Despite its popularity amongst native Italians, Bologna is sadly overlooked by other European travellers. A significant historic city, there are a great range of activities and events on offer for those of a range of ages as there is an active student population within the city living alongside the locals. Many of the most significant historical landmarks have been maintained and preserved over the years making sightseeing an exciting pastime in the city. Counteracting these landmarks are modern establishments offering some of the best nightlife and entertainment on offer in the country.
Northern Italy has some great drives to soak in the scenery, so opt for a hatchback over a compact city car if you’re planning on venturing out of Bologna.
Driving in Bologna
Road Driving Side
Urban Speed Limit
Rural Speed Limit
Motorway Speed Limit
Important things to note
There are numerous points of access to the city from all around Italy making it very easily accessible. However, these main roads can become especially busy during the summer months due to Bologna’s popularity as an Italian tourist destination, so plan your journey accordingly.
Due to the size of the city, parking can be difficult and expensive, especially in the centre. Police patrols are common and huge fines can incur from parking illegally. Old Town is one of the best places to park and many spots are available 24 hours.
The central point of the city is surrounded by a main ring road and is best established upon arrival. While these main roads are of a high, modern standard, given the age of the layout, side roads can be very narrow and difficult to navigate.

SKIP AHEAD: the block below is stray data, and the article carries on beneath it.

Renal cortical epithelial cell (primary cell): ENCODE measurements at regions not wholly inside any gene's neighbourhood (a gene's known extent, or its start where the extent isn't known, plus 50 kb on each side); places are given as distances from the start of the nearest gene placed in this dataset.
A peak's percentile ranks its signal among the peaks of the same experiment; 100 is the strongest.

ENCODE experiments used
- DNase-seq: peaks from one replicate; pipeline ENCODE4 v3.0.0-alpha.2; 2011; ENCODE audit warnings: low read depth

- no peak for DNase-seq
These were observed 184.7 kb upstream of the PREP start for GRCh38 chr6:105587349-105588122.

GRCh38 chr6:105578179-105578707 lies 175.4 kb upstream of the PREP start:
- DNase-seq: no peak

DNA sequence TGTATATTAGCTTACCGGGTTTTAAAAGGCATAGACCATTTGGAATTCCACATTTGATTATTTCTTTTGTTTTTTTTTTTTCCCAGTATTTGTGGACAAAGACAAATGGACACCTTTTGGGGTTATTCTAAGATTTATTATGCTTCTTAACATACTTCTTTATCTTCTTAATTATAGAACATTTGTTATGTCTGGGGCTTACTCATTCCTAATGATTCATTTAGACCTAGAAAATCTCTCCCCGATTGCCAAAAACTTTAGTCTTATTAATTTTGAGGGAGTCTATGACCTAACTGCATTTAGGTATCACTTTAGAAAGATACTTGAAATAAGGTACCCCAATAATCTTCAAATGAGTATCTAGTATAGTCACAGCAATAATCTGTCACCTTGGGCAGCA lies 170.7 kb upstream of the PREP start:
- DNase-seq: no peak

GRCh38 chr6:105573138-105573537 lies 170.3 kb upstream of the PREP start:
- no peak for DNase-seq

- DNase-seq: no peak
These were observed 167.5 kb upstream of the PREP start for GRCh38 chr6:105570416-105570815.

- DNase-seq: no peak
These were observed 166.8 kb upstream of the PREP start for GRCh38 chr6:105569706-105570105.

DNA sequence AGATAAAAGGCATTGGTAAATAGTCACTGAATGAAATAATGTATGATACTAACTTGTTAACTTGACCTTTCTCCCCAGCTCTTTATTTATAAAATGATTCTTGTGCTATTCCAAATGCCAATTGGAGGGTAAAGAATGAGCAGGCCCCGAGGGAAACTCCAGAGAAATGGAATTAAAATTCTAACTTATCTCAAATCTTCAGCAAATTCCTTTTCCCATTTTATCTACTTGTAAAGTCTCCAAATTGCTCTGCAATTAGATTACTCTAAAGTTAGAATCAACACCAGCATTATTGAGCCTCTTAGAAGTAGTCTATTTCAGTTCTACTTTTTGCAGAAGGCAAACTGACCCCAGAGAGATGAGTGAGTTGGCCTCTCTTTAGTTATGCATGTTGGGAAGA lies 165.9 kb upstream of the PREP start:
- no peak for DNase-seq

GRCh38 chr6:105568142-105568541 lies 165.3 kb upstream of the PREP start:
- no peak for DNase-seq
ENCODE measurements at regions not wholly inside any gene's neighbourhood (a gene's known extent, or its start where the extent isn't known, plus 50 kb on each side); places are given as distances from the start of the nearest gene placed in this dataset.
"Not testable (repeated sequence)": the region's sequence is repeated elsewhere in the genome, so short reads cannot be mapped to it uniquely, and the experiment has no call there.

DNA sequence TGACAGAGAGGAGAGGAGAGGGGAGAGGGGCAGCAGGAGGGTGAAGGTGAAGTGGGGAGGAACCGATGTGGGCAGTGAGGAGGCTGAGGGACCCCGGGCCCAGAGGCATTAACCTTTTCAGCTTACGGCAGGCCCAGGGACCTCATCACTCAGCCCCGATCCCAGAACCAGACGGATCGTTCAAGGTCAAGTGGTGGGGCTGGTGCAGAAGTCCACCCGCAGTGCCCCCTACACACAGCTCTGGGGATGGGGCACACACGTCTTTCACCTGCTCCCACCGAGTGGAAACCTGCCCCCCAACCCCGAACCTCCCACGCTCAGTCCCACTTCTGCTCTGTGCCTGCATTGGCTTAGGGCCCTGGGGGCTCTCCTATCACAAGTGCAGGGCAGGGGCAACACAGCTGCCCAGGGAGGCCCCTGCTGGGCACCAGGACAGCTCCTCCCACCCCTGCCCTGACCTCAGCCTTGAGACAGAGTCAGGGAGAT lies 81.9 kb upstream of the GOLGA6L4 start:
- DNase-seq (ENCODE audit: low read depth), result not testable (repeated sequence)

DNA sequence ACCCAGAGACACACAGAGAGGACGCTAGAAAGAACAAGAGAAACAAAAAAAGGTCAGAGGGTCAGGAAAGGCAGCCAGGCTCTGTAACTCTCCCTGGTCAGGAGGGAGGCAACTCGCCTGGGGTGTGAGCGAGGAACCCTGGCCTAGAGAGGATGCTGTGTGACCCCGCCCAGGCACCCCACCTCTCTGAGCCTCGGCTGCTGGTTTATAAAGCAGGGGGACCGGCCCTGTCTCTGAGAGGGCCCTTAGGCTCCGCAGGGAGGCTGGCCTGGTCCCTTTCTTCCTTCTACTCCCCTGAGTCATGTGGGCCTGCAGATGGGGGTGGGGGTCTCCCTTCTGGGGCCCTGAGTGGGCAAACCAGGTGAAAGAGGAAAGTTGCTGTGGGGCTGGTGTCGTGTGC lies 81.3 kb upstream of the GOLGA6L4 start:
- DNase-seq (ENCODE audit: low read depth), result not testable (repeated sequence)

Highlights & Hotspots
Given the historical richness of the city, there are a wide variety of museums and galleries around the city. The Archaeological Museum is a true highlight as it is built within an old hospital and contains relics dating back to the Egyptian period along with many Roman artefacts.
The National Picture Gallery is a true highlight for art lovers, especially for those interested in the classics and religious art. The gallery features the likes of Giotto, Raffaello and Parmigianino amongst countless other renowned artists and sculptors.
There are numerous sightseeing destinations around the city, which will give visitors a sense of the lifestyle of the civilians many years previously. Torre degli Asinelli and Torre dei Garisenda are the main symbols of the city while Palazzo Comunale is brimming with Renaissance artwork and genuine architecture.
For those visiting in the summer the film festival based in Piazza Maggiore is a must. With restored silent and black and white films shown throughout the event, great cinema from Italy and France is shown alongside modern classics and archive footage.
Based only a few minutes car journey from the city centre, Guglielmo Marconi International Airport is a medium-sized airport and served by several low-cost airlines. The airport is reasonably easy to navigate and should only take a short amount of time to travel to and from.